Why mediation works: Coming together to find solutions

Save time, money and conflict with modern solutions to separation and divorce

Lori Frank was working in the conflict resolution field when she sat in on a mediation session with a client. Immediately taken with the co-operative, forward-thinking process, she approached the mediator after the session to learn more about the career.

Today, as the owner of Lori Frank Mediation & Consulting, she embraces the opportunity to help clients find meaningful resolution, particularly couples exploring separation and divorce.

“I have a lot of empathy, and a lot of patience to give both parties the time and space to tell me what they need to tell me individually, and then to work together to come to a resolution,” Frank explains.

Yet despite the growth of mediation in recent years, some people still don’t realize it’s an option for couples working through separation and divorce.

Why mediation?

Mediation puts you in a powerful position of collaborating to determine your own outcome.

An alternative to an adversarial legal system, mediation offers a variety of benefits when both clients are open to its possibilities. “I’m there to facilitate discussion – not convince the other person of a particular way of thinking,” Frank notes.

Typically mediation is not only quicker and less adversarial, but also less expensive.

“I tell people to expect a minimum of about five hours over a series of sessions, but on average about seven hours,” she says.

After initially meeting with each party individually, she’ll then meet both together, working toward a memorandum of understanding that clients can take to their lawyers for review and signing.

“It’s about collaborating, even if you have different ideas. In the case of families, it’s about what’s in the best interests of the kids,” explains Frank, who also specializes in working with separating parents where the best interests of a child with special needs is being considered.

Looking forward to the next phase of life

“With mediation, there’s a lot of forward focus. It helps people move on more quickly and they can start adjusting to what life will look like next,” Frank says.

“What do you want your life to look like six months from now, a year from now, even five years now?” she asks. “As you’re making decisions, you have that goal in mind, and you start to build a foundation for the future.”

***

In addition to her work with separating parents, Lori Frank Mediation & Consulting also offers mediation for issues involving aging parents, workplace mediation and conflict resolution services. Learn more at lorifrankmediation.com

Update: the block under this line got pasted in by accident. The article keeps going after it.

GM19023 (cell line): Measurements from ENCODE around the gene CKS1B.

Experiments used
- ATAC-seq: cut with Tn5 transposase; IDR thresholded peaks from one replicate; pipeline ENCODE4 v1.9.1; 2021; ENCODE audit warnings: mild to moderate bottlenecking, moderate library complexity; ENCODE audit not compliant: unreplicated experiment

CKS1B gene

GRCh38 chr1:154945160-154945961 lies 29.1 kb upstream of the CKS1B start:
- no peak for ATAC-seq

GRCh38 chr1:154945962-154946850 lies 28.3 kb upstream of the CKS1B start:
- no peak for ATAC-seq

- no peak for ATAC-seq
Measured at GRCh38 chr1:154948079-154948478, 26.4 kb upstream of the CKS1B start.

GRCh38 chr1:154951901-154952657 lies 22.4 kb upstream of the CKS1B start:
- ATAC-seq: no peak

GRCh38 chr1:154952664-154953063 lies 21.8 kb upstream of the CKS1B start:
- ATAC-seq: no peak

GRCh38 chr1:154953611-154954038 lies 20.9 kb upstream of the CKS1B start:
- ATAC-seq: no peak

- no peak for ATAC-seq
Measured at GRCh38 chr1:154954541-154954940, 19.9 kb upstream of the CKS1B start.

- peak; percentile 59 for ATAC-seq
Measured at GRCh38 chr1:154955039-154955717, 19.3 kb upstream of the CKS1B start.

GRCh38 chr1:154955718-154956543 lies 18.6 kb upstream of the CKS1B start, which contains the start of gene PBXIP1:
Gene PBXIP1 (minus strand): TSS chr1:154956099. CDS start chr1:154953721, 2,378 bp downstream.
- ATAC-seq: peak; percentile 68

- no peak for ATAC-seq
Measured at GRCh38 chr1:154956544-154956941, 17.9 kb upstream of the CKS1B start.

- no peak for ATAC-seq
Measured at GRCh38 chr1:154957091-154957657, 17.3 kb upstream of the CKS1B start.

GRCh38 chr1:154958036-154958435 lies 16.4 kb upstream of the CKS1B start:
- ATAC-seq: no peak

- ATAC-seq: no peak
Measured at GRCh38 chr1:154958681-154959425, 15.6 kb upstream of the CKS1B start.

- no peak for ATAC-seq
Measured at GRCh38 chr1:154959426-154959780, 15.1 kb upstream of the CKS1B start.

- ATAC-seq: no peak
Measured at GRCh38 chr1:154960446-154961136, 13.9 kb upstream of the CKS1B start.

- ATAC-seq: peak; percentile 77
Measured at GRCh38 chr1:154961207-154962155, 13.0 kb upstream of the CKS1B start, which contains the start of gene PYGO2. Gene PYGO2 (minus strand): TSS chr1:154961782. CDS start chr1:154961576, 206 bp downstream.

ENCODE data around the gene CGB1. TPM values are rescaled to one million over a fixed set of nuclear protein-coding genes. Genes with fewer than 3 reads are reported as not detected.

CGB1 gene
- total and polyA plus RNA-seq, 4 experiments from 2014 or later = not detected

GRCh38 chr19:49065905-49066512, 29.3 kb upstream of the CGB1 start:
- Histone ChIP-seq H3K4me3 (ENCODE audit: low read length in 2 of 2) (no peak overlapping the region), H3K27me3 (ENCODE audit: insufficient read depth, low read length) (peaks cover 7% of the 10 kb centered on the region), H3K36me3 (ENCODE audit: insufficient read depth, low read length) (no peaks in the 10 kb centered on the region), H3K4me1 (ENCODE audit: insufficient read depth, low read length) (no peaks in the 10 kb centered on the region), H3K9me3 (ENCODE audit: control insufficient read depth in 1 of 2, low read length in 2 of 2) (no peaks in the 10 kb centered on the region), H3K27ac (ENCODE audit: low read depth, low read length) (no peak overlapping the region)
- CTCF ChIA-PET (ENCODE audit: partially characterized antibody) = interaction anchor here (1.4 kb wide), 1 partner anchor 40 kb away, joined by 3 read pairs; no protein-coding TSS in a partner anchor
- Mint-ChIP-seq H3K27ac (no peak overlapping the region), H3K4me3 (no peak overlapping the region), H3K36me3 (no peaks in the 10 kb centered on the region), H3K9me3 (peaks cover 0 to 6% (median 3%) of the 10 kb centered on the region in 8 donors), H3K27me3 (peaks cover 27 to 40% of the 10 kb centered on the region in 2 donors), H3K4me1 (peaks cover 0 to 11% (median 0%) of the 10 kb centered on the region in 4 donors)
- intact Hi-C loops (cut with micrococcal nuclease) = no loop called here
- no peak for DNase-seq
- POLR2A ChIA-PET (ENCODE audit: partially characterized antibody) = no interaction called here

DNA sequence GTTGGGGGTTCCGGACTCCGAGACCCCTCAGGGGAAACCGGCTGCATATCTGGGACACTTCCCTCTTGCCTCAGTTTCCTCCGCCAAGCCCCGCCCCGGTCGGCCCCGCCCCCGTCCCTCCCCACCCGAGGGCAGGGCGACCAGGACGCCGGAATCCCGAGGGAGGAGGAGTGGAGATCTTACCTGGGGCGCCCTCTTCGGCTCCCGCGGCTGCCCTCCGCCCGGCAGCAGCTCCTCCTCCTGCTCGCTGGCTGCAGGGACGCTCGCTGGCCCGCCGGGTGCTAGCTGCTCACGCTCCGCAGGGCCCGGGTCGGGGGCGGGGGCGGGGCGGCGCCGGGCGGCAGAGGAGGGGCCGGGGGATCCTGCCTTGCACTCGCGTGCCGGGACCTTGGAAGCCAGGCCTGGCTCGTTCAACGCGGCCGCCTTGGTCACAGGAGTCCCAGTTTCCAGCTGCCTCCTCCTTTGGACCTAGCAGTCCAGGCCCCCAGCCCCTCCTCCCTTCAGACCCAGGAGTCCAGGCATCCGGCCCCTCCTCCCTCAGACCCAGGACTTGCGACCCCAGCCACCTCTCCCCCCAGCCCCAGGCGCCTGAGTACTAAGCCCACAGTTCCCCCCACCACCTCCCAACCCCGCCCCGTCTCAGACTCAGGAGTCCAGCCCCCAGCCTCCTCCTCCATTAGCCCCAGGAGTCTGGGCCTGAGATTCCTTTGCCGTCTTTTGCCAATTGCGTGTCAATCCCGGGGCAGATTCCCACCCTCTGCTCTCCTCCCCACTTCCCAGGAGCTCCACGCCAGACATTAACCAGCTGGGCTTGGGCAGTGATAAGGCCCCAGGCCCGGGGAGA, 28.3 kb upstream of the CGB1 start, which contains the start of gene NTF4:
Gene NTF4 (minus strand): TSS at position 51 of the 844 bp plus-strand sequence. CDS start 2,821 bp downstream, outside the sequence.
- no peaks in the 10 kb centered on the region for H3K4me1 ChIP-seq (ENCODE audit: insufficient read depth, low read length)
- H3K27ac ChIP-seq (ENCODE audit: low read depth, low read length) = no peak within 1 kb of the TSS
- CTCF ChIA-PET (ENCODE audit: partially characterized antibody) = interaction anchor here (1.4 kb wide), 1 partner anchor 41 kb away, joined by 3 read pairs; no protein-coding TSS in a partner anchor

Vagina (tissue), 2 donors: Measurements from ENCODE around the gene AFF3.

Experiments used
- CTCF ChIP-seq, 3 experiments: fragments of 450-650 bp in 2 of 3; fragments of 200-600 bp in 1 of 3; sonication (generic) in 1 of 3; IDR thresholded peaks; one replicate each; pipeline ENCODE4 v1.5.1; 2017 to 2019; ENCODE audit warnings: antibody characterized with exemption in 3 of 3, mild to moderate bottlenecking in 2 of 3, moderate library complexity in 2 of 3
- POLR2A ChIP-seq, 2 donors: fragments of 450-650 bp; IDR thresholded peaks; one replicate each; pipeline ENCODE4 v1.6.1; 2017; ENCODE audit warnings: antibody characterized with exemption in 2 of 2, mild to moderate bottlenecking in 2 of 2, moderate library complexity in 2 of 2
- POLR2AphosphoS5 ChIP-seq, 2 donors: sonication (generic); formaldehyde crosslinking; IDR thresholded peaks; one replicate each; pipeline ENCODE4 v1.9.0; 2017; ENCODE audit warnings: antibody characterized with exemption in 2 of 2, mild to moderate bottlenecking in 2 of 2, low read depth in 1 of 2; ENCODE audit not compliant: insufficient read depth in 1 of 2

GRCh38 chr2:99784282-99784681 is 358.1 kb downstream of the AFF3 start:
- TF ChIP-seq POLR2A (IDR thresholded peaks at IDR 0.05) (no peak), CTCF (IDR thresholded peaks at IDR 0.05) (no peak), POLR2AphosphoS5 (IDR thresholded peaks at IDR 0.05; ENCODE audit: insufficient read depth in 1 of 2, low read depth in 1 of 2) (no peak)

Comments are closed

Just Posted

Royal Bay drama students help police train for emergency

Students helped train crisis negotiators by acting out scenarios

Westhills proposes picnic area, pier and beach by Langford Lake

The public amenity contribution is part of a proposed deal for a waterfront restaurant

Victoria BC Transit driver taken to hospital after assault

Driver attempted to stop an altercation between two people on the bus

How a scrawny kid from Oak Bay bulked into one of rugby sevens’ best

Doing it for Dylan, Oak Bay’s Connor Braid at the top of his game

CRD’s 2019 financial plan includes 23 per cent increase for capital projects

Housing, health care and wastewater projects included in 2019 plan

VIDEO: Restaurant robots are already in Canada

Robo Sushi in Toronto has waist-high robots that guide patrons to empty seats

POLL: When do you think the next major earthquake will hit Vancouver Island?

According to seismologists, Vancouver Island is overdue for a magnitude 7 earthquake.… Continue reading

Greater Victoria Wanted List for the week of March 19

Greater Victoria Crime Stoppers is seeking the public’s help in locating the… Continue reading

View Royal council to discuss proposed 3.5% tax increase tonight

Budget open house to directly precede the council meeting

Permit rejected to bring two cheetahs to B.C.

Earl Pfeifer owns two cheetahs, one of which escaped in December 2015

Real-life tsunami threat in Port Alberni prompts evacuation updates

UBC study says some people didn’t recognize the emergency signal

Care providers call for B.C. seniors’ watchdog to step down

The association also asks the province to conduct an audit and review of the mandate of her office

Nitro Cold Brew Coffee from B.C. roaster recalled due to botulism scare

“If you purchased N7 Nitro Cold Brew Coffee from Cherry Hill … do not drink it.”

Short list for new gnome home includes Parksville, Coombs

Five potential locations have been chosen by Howard’s owners who will decide Tuesday

Most Read